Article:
So far the Pakistani government, which relies on the U.S. for billions in aid payoffs has been hesitant to declare the U.S. guilty of war crimes.  The U.S. federal government gave $17B USD [source] in 2009 to the governments of Iraq, Afghanistan, Egypt, and Pakistan.  Of these nations, Egypt has seen its government overthrown since on allegations of corruption, while Afghanistan has struggled under the weight of similar allegations of sweeping bribery and corruption.  And Pakistan has beenimplicated in sheltering Osama bin Laden, the world's most famous terrorist.

But some foreign observers say regardles of special interests the Pakistani government should not tolerate the civilian deaths.  Comments Clive Stafford Smith of the London-based human rights watchdog group Reprieve, "Today's momentous decision by the Peshawar High Court shines the first rays of accountability onto the CIA's secret drone war."

Some in the U.S. and Britain argue that the strikes are doing little to combat terrorism, and in fact are pushing locals towards terrorism.

In August 2012, a drone strike in Ye
men killed a 40-year-old moderate cleric Salem bin Ahmed bin Ali Jaber just two days after he delivered a speech denouncing al-Qaeda.  The irony is that the al-Qaeda officers who were targeted in the strike, reportedly came into town to threaten Mr. Jaber for his support of the U.S. and pacifistic leanings.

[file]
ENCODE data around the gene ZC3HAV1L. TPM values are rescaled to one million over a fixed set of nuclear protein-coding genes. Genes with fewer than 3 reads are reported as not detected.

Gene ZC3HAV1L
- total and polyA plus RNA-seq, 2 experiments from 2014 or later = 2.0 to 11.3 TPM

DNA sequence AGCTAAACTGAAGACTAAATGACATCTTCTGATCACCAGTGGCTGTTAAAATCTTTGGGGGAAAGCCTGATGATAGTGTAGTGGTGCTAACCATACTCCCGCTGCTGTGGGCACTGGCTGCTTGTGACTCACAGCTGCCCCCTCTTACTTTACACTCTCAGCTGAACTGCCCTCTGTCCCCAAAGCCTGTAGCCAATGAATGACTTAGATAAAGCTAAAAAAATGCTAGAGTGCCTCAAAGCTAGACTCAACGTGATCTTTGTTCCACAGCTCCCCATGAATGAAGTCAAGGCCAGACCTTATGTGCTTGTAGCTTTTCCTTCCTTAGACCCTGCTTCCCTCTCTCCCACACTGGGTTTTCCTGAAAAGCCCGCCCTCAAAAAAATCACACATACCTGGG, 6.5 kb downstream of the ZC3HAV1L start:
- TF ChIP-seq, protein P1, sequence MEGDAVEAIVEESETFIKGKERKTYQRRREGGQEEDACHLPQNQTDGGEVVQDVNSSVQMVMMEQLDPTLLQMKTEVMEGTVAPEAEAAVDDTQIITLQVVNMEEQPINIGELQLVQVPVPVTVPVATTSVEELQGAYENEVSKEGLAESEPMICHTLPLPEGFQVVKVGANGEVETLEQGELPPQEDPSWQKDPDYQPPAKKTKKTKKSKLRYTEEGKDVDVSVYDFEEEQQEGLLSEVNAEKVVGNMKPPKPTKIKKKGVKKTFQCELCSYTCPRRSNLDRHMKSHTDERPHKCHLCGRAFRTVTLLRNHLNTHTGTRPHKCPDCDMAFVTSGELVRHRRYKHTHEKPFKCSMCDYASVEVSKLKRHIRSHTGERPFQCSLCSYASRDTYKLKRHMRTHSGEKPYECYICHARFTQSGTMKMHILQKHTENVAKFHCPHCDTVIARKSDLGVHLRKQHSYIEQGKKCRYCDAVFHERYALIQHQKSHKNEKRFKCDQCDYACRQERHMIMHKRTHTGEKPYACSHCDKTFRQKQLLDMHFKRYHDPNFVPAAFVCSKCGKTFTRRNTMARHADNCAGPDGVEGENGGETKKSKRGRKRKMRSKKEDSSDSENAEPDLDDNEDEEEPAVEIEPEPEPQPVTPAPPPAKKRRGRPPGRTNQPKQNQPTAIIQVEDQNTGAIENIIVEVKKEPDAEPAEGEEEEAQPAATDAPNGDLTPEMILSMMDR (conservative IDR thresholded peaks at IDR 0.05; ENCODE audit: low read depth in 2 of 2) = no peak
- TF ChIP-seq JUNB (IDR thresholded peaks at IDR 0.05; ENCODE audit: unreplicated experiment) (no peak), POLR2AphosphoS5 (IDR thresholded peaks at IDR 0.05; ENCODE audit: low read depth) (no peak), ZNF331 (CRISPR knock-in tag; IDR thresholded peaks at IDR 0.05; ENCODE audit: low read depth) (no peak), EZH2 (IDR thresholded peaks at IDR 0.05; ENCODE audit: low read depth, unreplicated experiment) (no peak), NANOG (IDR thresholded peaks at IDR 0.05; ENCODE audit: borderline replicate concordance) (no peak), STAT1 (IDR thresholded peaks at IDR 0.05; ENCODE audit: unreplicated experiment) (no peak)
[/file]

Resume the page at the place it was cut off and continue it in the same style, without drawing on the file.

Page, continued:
Predator missile
Some feel the President shouldn't have the power to order the warrantless killings of Americans on U.S. soil. [Image Source: Drone Wars UK]

To be fair, U.S. President Obama has claimed a similar authority to kill American "terrorists" without warrant on U.S. soil (although his adminstration tried to cover up that policy).  The administration also does have a policy of paying the family of civilians it kills in the Middle East "grief payments" of a few thousand dollars per body.

While the current administration may be hesistant to take action in the UN against the U.S. elections are fast approaching.  This Saturday's election sees the Pakistan Muslim League (PML-N) party leading in current polls.  Former Prime Minister Nawaz Sharif, the party's leader, promises a zero-tolerance policy on drone strike civilian deaths.  He comments, "Drone attacks are against the national sovereignty and a challenge for the country's autonomy and independence."